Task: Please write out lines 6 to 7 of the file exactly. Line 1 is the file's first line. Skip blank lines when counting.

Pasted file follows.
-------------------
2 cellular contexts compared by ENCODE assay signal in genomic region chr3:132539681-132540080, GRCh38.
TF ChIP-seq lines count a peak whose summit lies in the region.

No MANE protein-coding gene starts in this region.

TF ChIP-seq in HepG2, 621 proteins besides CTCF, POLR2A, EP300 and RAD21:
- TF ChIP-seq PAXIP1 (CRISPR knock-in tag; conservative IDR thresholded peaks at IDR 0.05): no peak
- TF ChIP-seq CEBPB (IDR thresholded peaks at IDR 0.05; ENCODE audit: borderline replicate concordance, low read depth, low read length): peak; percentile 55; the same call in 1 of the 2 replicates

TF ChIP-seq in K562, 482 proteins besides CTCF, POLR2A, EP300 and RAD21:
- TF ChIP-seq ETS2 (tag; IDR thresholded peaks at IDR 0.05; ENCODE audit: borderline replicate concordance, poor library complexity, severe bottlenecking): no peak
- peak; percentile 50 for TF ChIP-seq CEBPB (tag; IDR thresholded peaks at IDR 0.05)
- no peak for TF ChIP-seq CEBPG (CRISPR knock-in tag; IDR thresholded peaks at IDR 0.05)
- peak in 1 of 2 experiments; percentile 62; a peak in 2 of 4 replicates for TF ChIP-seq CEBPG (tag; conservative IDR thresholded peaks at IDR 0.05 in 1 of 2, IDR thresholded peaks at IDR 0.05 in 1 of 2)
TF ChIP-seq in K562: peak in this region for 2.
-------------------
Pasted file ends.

- TF ChIP-seq CEBPB (IDR thresholded peaks at IDR 0.05; ENCODE audit: borderline replicate concordance, low read depth, low read length): peak; percentile 55; the same call in 1 of the 2 replicates

TF ChIP-seq in K562, 482 proteins besides CTCF, POLR2A, EP300 and RAD21: